I have been running regularly for almost 30 years. With a PR of 1:37 on the half marathon and 45 minutes on the 10K, I rank among the “average runners” and that’s how I feel.
Although I worked for a major sports brand from Germany for many years (and have been involved with Stryd from a very early stage) my running was always something with no strings attached. “Nice walk” was the main thing for me. Keeping the body healthy was a priority. PR’s never affected me that much. However, that doesn’t mean I can’t be fanatic and take it easy on me. Walking several times a week – although I often couldn’t find the time to do so – was and is a goal that I try to pursue.
Long distances seemed out of reach for me; a 10K “still went”, but a half marathon was a real challenge and despite several attempts I never managed to run a full marathon, because I always got injured during the preparation.
But, with today’s knowledge, it is clear that I trained completely wrong for a long time and did not use all those kilometers to the maximum and put unnecessary strain on my body.
Since I started running I have always focused on speed; the time it takes me to travel a kilometer. After Stryd came onto the market, I switched from speed to power. Although I am a firm believer in running on wattage, this article is not about the pros and cons of power itself, but about the “zones” I discovered thanks to the power meter and how to train in / with these zones differently. runner made me. Thanks to corona.
What I never realized during all those years of running is that I often ran too fast and too hard. Because I thought that training on my “ability” was the way to improve myself. Whether I was running 5, 10 or 20 kilometers, I always focused on my “average speed” of around 5 minutes per kilometer, or later with power, around 260 as my “average wattage”.
Yes, I worked for a sports brand, but I also lived in China for a long time, with the well-known air pollution. That meant running was often a lonely affair on a treadmill at home or in the gym. And since I don’t like time limits and have always had jobs where free time is a non-existent luxury, I never really bothered to delve into the science of getting faster, especially on the longer distances, because “that could be done. I don’t walk anyway ”.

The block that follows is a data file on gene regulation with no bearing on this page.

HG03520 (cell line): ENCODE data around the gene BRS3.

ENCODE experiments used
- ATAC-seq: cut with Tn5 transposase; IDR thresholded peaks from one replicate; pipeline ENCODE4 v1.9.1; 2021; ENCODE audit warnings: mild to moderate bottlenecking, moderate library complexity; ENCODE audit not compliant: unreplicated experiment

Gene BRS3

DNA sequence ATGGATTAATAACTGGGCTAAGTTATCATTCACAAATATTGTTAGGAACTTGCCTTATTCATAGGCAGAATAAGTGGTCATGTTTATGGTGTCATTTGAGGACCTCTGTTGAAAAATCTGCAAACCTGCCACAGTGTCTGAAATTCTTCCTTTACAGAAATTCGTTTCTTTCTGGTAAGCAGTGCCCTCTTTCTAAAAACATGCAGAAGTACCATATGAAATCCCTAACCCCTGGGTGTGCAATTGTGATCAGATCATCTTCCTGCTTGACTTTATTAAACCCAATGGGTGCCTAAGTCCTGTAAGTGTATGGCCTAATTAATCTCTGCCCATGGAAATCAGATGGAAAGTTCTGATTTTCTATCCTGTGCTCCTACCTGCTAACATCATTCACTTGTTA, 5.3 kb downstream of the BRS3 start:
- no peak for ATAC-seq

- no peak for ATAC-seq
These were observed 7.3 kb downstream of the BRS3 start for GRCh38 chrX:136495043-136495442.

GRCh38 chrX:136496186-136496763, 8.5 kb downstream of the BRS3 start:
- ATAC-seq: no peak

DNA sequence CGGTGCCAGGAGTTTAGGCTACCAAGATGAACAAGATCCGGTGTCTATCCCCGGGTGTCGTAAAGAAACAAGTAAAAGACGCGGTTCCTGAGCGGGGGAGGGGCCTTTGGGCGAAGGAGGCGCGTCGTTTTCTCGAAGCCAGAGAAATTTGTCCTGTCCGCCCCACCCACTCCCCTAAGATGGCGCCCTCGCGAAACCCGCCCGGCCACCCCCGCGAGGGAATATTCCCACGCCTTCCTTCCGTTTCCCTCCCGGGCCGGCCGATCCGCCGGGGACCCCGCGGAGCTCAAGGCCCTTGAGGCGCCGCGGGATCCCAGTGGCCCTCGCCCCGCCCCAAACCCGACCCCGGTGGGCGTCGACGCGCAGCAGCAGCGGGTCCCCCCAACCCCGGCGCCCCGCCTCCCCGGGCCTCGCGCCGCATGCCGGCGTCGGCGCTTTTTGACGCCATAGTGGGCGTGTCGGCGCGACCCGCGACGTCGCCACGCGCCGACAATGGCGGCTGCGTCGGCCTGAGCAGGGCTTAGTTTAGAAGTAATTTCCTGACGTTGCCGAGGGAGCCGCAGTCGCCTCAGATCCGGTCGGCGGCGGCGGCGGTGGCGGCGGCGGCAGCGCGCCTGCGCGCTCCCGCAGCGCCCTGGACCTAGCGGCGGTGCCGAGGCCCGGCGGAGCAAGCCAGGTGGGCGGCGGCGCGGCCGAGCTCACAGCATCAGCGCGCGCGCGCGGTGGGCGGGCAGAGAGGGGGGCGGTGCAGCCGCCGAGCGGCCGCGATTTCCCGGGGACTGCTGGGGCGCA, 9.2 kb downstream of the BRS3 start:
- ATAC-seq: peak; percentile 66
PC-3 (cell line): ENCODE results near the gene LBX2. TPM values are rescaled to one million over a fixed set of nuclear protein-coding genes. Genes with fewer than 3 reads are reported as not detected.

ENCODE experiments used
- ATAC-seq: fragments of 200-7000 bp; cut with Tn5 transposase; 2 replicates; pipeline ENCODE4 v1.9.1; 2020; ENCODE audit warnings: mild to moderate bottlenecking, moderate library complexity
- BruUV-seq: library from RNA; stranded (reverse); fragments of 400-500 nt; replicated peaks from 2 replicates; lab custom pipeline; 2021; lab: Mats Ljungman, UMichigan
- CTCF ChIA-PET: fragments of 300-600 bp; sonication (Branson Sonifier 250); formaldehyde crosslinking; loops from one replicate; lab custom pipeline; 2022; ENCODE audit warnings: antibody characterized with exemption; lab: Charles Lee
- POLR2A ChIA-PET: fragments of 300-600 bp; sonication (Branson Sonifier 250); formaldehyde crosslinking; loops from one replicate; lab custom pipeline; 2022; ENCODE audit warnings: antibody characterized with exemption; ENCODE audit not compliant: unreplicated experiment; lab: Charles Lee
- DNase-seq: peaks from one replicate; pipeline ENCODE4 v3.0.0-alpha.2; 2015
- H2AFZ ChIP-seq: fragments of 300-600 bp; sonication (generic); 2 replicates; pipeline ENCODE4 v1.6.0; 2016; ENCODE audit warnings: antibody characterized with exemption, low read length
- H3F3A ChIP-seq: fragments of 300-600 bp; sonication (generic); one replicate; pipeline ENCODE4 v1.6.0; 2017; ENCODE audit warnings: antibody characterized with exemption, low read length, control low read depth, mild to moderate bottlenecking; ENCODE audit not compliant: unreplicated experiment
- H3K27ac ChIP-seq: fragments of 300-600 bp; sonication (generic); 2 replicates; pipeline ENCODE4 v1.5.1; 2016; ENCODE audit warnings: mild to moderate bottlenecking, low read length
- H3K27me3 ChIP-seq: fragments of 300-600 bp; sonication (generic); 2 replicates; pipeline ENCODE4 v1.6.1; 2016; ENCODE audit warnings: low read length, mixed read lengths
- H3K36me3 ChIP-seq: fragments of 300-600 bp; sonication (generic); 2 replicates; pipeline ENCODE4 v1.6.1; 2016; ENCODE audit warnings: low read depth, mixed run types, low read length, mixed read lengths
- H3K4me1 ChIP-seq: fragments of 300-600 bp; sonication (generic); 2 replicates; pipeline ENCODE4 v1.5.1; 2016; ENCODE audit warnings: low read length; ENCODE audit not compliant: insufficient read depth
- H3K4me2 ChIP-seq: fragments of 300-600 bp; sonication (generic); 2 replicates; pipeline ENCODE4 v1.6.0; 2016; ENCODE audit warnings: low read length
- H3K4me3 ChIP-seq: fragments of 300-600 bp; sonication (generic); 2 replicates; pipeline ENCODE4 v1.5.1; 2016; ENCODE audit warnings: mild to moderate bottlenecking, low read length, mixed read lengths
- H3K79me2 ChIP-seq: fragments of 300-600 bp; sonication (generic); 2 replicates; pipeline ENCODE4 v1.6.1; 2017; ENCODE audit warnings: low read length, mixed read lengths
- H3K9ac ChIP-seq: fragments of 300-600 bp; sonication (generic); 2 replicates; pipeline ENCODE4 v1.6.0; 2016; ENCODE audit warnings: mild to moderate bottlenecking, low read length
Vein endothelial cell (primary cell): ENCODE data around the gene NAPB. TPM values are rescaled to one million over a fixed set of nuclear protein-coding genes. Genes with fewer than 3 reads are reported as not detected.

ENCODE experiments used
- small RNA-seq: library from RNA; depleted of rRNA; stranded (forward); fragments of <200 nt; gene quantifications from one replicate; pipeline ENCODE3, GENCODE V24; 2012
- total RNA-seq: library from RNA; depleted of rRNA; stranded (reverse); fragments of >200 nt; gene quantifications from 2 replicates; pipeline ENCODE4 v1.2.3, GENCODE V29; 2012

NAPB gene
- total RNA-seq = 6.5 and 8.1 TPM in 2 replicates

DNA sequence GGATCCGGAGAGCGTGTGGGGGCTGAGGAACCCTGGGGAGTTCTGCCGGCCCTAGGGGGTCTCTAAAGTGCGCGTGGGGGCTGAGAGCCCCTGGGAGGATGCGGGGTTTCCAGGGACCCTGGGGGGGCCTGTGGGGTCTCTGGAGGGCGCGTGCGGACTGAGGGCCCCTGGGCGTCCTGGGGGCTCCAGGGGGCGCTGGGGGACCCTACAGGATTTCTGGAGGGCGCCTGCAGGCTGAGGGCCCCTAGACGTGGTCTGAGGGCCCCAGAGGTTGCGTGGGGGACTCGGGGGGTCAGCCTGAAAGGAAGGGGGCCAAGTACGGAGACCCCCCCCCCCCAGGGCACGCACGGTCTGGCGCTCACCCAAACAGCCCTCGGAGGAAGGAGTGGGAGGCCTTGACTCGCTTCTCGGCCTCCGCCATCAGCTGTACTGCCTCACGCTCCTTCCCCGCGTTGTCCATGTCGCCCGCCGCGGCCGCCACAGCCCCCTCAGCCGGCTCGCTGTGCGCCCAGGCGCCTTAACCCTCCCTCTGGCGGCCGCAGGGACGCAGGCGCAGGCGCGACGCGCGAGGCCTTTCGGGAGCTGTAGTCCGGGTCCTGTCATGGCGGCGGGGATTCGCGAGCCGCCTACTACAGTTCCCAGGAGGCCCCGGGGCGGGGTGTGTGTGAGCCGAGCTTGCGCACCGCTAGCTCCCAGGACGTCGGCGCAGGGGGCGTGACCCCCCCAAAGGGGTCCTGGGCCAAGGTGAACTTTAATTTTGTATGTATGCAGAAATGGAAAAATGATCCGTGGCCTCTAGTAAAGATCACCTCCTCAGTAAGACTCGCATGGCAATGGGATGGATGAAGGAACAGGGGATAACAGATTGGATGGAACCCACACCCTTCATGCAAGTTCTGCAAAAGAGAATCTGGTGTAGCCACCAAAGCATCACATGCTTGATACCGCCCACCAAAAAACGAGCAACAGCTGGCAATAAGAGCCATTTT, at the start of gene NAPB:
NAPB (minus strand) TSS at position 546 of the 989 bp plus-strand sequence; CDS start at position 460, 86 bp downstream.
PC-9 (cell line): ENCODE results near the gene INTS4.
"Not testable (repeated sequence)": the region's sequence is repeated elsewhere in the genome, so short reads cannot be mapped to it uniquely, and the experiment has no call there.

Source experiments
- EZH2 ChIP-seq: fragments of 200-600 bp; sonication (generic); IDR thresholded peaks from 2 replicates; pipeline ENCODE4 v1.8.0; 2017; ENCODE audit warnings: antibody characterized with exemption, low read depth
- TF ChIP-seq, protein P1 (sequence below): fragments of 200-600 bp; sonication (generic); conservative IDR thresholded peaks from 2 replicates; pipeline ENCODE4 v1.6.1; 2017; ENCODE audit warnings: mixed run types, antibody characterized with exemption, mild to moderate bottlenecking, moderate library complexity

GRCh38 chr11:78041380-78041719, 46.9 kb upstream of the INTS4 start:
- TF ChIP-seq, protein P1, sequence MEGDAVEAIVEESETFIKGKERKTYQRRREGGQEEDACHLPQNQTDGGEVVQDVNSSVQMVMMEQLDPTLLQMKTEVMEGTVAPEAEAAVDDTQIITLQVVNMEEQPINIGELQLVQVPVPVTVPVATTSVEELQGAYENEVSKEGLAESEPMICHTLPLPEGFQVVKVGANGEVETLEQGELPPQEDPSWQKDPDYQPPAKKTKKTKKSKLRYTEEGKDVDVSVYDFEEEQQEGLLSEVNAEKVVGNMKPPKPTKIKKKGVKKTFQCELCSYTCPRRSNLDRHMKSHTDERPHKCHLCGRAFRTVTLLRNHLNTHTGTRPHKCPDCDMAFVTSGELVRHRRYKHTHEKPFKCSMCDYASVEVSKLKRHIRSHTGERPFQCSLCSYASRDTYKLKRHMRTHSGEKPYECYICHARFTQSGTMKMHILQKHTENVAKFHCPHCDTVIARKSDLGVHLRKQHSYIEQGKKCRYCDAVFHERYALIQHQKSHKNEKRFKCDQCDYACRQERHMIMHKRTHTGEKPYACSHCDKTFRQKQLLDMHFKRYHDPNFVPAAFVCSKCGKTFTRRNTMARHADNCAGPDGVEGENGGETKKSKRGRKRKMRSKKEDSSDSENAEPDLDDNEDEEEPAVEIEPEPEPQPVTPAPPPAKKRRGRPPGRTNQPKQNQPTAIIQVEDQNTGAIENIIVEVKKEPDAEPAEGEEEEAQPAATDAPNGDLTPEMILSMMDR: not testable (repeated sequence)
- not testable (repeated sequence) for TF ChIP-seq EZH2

To a revealing and performance-improving coincidence of circumstances: working from home due to COVID and the approximately simultaneous release of the training plan functionality in the Stryd app for my Apple Watch.
Because of corona, I suddenly traveled a lot less than ever before in my working life. Suddenly I had more time for running and also to finally get to know “the science behind performance improvement”. And it was a revelation.
I followed the programmed training plan in the Stryd app and was amazed how slowly I had to walk according to that app. In fact, in the beginning I simply couldn’t run that “slow”. But with more time available and with slower walking, my “average distance” per run suddenly became a lot longer.
My regular 5K “tour around the church” suddenly became 10 kilometers a few times a week. But with a clearly less physical strain. I didn’t know what was happening to me. Even more amazing was that my “Critical Power” (in the definition of “Stryd”: my peak power for about 50 minutes) went up by over 7%. I walked slower, but my “output” went up !? How was that possible?
When I started to delve into “how is that possible”, a “world of running zones” opened up for me. I had heard of walking in different zones but did nothing about it. However, for me running is now nothing more than a varied schedule of interval training, easy runs and long distances with low intensity; a constant mix of both walking in low zones and good exercise in high zones. Yes, I now run a bit more kilometers per week than before, but it is completely clear to me that with such a varying approach I could have improved years ago.
The reason for finally writing this article is the revelation that “walking slower” eventually makes me faster. Perhaps a well-known fact to many, but how many average runners who want to get faster know or actually do?
Although I have a PR of 45 minutes in 10 kilometers, it wasn’t just over 20 years ago and I weighed at least 10 kilos less, as long as I can remember I couldn’t even get below 53 minutes. And yet, recently I ran 10 kilometers in 50 minutes! Next goal is a half marathon. A distance that I have not run for more than 2 decades, but where I have been getting closer and closer in my training in recent weeks and that I should be able to walk in 1:52 according to the race calculator in my Stryd app: 5 months ago that was unthinkable!
And now I even play with the thought that a full marathon might be possible after all! Then corona really made me a better runner!